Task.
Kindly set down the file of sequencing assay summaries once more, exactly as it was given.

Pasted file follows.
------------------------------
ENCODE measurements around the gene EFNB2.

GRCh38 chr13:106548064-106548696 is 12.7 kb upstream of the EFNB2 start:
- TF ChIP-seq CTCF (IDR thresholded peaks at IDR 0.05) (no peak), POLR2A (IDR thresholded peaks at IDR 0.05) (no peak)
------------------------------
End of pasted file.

ENCODE measurements around the gene EFNB2.

GRCh38 chr13:106548064-106548696 is 12.7 kb upstream of the EFNB2 start:
- TF ChIP-seq CTCF (IDR thresholded peaks at IDR 0.05) (no peak), POLR2A (IDR thresholded peaks at IDR 0.05) (no peak)